It’s been 20 years since the first episode of Buffy the Vampire Slayer aired and Dr Lorna Jowett, Reader in Television Studies at the University of Northampton, shares her experience of how the TV series made a huge impact of her personally, as well as professionally.
“When I watched the first episode of a new TV series called, bizarrely, Buffy the Vampire Slayer, I had no idea that it would shape my academic career, bring me long-time friends and affect my life so profoundly.
Admittedly, I teach classes on television to university students, so that fact that I still talk about, watch and refer to a TV series that is 20 years old may not be a surprise. I am, however, surprised and pleased when students—even before taking my classes—tell me about their love for the series, despite it first airing before some of them were born.
Buffy is not just part of my professional life, and a defining strand in my academic research profile; it is also part of my personal life and part of my identity. I quote lines from Buffy regularly, and it’s a source of instant bonding when someone in the conversation returns the quotation in kind. Studying Buffy but also enjoying it as a viewer and a fan, has been the starting point for some decades long friendships, as well as long-term academic collaborations.
As a feminist, Buffy also has special meaning in my life. From the first time I watched it, it spoke to me—as it did to many other viewers—about power, about female experience, and, ultimately about female power and female empowerment.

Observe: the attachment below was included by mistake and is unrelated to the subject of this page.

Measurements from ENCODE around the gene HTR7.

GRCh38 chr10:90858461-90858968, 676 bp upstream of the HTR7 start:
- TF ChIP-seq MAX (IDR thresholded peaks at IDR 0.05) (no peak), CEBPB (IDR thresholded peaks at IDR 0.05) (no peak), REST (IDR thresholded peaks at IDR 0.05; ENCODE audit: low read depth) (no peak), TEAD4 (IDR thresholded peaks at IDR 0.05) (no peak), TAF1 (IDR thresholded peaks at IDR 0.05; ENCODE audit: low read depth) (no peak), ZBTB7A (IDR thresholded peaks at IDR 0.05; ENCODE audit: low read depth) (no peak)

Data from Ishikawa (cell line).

Many of the students who talk to me about watching Buffy, as children or as young adults, also see its representation of women specifically (and gender identities more broadly) as the basis of its attraction for them. It returned to public consciousness when the Twilight saga—novels and films—became widely popular, with Buffy fans comparing Twilight and its main characters Bella and Edward with Buffy and its characters, especially in terms of gender identity and female empowerment.
The influence of Buffy and its representations persists and it is regularly namechecked by new series attempting something new with gender or genre, or both. Buffy started out as The Chosen One, just the latest in a line of young women ‘fated to fight vampires and demons.’
By the end of the series’ seven-year run on television both Buffy and the series had changed the game. Buffy’s speech in the series finale, promising all potential Slayers a share in her power, is often seen as a feminist statement. ‘Every girl who can have the power, will have the power,’ she says. Even here, though, there is an acknowledgement that this won’t be easy, something many women, young and old, recognise from their own experience.
The rousing speech does not end with an answer, but with a question: ‘Are you ready to be strong?’”